Earlier studies have shown hypnotizability-related postural effects of visual suppression and of leg and neck proprioceptive alteration. This study completes this investigation by demonstrating the postural effects of asymmetric tactile foot stimulation in standing participants with different hypnotizability scores. During this stimulation, body sway changed in medium-to-high more than in low-to-medium hypnotizable participants. Findings support the view that high hypnotizability is associated with higher vulnerability of posture to sensory alteration; together with earlier results, they suggest a role of the cerebellum in the observed hypnotizability-related differences and prompt investigation of cerebral structures and factors potentially responsible for both the cognitive and physiological aspects of hypnotizability.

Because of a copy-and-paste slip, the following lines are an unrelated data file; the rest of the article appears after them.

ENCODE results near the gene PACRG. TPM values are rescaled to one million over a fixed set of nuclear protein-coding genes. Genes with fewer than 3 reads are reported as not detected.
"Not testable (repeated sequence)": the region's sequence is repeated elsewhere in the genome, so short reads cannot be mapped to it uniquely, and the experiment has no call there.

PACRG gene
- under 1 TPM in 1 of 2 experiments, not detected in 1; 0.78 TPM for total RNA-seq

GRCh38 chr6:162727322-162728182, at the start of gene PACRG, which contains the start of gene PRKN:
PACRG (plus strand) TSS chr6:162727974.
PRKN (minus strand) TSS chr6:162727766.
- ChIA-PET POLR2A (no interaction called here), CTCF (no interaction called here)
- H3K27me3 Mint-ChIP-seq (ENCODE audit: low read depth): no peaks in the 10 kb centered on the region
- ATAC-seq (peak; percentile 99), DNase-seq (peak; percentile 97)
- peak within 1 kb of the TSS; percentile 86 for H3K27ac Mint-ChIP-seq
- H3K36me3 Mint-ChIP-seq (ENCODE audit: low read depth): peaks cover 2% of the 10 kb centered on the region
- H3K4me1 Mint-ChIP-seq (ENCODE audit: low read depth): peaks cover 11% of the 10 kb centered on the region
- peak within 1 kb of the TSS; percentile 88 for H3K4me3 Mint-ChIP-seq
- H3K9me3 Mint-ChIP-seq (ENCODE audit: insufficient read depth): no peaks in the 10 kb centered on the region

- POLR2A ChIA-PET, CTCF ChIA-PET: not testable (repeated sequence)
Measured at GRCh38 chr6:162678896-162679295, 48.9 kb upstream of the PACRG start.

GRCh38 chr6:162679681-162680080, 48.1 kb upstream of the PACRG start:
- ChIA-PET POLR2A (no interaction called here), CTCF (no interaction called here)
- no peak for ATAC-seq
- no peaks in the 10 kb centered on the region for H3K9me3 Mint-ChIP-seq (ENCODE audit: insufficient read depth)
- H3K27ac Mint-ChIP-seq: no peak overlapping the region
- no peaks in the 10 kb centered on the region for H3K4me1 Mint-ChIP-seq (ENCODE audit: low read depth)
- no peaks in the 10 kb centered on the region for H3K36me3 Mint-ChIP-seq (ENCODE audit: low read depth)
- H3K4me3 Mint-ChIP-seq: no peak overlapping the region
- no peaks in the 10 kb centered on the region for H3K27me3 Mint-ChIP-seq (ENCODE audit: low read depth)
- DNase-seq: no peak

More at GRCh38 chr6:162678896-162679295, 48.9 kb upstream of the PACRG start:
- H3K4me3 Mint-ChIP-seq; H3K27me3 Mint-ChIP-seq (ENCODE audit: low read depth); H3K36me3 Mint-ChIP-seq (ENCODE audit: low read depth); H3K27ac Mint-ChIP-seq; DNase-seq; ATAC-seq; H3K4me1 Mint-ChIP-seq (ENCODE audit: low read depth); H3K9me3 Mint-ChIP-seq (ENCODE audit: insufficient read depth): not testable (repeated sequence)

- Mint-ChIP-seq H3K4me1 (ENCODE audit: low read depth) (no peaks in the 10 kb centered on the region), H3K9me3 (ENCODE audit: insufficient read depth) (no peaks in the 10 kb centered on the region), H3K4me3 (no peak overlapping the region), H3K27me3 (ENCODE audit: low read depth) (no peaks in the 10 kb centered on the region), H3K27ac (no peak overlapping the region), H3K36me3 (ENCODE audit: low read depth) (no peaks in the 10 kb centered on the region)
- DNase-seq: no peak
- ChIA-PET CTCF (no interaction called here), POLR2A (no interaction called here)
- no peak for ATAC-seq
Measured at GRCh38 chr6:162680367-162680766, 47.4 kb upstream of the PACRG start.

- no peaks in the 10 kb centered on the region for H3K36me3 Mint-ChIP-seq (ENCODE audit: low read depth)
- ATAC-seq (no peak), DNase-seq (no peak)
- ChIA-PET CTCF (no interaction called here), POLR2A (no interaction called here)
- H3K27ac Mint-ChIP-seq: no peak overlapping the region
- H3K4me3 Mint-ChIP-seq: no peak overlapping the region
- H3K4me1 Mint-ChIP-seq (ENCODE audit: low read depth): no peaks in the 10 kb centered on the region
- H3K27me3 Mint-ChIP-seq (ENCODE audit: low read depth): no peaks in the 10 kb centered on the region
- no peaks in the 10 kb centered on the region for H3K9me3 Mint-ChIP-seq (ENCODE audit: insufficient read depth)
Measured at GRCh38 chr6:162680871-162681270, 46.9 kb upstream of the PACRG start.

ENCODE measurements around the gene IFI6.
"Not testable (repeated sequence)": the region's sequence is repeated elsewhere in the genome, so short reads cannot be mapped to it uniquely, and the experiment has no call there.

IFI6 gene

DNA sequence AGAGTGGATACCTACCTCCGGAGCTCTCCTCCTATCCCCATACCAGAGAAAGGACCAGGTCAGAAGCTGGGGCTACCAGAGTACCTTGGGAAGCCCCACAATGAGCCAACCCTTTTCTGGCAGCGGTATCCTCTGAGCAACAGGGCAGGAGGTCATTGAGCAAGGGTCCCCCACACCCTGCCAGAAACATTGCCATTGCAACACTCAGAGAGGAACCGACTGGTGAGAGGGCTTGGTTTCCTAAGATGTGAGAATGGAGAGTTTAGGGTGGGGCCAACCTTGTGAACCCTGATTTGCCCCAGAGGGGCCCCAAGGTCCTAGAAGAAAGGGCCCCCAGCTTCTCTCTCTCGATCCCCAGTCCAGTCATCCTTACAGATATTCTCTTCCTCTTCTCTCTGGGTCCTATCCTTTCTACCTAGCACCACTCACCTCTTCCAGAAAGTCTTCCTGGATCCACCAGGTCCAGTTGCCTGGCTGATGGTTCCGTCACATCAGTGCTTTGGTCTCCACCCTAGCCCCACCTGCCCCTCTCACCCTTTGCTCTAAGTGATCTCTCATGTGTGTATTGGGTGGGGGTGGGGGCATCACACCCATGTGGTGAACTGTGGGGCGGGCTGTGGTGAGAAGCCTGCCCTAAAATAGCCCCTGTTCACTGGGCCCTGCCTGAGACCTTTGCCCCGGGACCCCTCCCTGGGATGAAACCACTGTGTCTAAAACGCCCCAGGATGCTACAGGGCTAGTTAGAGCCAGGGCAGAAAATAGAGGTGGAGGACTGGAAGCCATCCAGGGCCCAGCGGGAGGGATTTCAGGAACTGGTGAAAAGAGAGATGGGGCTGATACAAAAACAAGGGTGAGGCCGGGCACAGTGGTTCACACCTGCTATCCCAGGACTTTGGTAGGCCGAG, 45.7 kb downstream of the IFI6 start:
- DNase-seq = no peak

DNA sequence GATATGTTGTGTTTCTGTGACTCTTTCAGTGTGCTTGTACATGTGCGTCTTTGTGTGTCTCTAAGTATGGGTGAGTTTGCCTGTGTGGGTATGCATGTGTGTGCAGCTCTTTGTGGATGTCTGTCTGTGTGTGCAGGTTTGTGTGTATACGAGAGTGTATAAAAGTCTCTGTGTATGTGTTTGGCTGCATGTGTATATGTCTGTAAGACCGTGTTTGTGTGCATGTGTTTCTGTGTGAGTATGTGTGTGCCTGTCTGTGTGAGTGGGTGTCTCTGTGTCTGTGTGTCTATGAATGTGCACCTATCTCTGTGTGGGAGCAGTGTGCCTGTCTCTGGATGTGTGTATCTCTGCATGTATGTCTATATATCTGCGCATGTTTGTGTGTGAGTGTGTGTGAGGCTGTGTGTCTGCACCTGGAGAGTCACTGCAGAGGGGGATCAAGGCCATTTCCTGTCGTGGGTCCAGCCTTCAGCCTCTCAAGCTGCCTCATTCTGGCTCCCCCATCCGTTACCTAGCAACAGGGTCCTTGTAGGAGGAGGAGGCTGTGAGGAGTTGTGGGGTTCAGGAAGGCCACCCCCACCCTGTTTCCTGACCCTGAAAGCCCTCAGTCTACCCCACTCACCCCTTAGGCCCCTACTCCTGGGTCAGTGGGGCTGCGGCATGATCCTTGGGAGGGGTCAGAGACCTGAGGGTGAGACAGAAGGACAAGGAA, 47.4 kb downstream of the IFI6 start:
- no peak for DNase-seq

The aim of this paper is to complement the recently revised American Psychological Association definition of hypnotizability. It (a) lists a few differences in sensorimotor integration between subjects with high and low hypnotizability scores in the ordinary state of consciousness and in the absence of suggestions; (b) proposes that hypnotizability-related cerebellar peculiarities may account for them; (c) suggests that the cerebellum could also be involved in cognitive aspects of hypnotizability; (d) explains why the information derived from studies of sensorimotor and cardiovascular aspects of hypnotizability may be relevant to its definition and useful in orienting further experimental research in the field of hypnosis.